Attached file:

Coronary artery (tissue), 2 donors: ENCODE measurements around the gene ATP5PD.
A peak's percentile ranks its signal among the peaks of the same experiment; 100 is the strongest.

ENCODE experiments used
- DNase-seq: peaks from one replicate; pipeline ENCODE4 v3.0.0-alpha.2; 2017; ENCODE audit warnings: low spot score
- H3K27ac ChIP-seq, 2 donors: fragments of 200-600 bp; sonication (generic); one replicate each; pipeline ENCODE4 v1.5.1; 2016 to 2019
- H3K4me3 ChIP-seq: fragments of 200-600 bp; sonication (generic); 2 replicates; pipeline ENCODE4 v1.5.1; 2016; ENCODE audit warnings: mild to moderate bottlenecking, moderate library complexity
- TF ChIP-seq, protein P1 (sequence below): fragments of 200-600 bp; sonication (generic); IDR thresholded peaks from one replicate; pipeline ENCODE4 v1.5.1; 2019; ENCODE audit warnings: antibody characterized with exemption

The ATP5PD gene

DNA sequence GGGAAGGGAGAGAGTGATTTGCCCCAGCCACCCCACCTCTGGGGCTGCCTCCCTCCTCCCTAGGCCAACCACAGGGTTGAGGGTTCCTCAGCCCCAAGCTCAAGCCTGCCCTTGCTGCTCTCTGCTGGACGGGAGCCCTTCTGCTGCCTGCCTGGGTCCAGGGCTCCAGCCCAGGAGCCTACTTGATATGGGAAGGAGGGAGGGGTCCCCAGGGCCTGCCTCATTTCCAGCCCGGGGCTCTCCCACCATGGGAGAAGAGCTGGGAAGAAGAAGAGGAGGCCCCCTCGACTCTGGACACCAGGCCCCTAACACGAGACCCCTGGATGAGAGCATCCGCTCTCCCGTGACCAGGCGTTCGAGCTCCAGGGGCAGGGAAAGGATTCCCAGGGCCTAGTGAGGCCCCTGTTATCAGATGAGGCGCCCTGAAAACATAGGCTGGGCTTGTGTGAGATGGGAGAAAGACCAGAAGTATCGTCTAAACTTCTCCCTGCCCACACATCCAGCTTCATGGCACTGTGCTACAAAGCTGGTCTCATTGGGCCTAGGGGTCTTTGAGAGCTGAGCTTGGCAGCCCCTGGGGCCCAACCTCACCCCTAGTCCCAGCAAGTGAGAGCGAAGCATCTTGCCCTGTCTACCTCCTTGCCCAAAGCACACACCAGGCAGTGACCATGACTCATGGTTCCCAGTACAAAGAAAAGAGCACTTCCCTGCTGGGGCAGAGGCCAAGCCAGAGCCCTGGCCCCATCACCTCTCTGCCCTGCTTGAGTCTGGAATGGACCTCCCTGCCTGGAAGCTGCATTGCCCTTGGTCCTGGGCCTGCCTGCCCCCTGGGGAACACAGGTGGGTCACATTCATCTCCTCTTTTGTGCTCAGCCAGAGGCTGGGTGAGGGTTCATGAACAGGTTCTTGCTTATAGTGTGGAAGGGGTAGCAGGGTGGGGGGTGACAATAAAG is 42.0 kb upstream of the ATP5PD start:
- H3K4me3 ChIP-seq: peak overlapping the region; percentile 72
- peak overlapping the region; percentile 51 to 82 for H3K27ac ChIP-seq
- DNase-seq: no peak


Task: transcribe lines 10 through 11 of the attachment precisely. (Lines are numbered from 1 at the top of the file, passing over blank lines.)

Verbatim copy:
- H3K4me3 ChIP-seq: peak overlapping the region; percentile 72
- peak overlapping the region; percentile 51 to 82 for H3K27ac ChIP-seq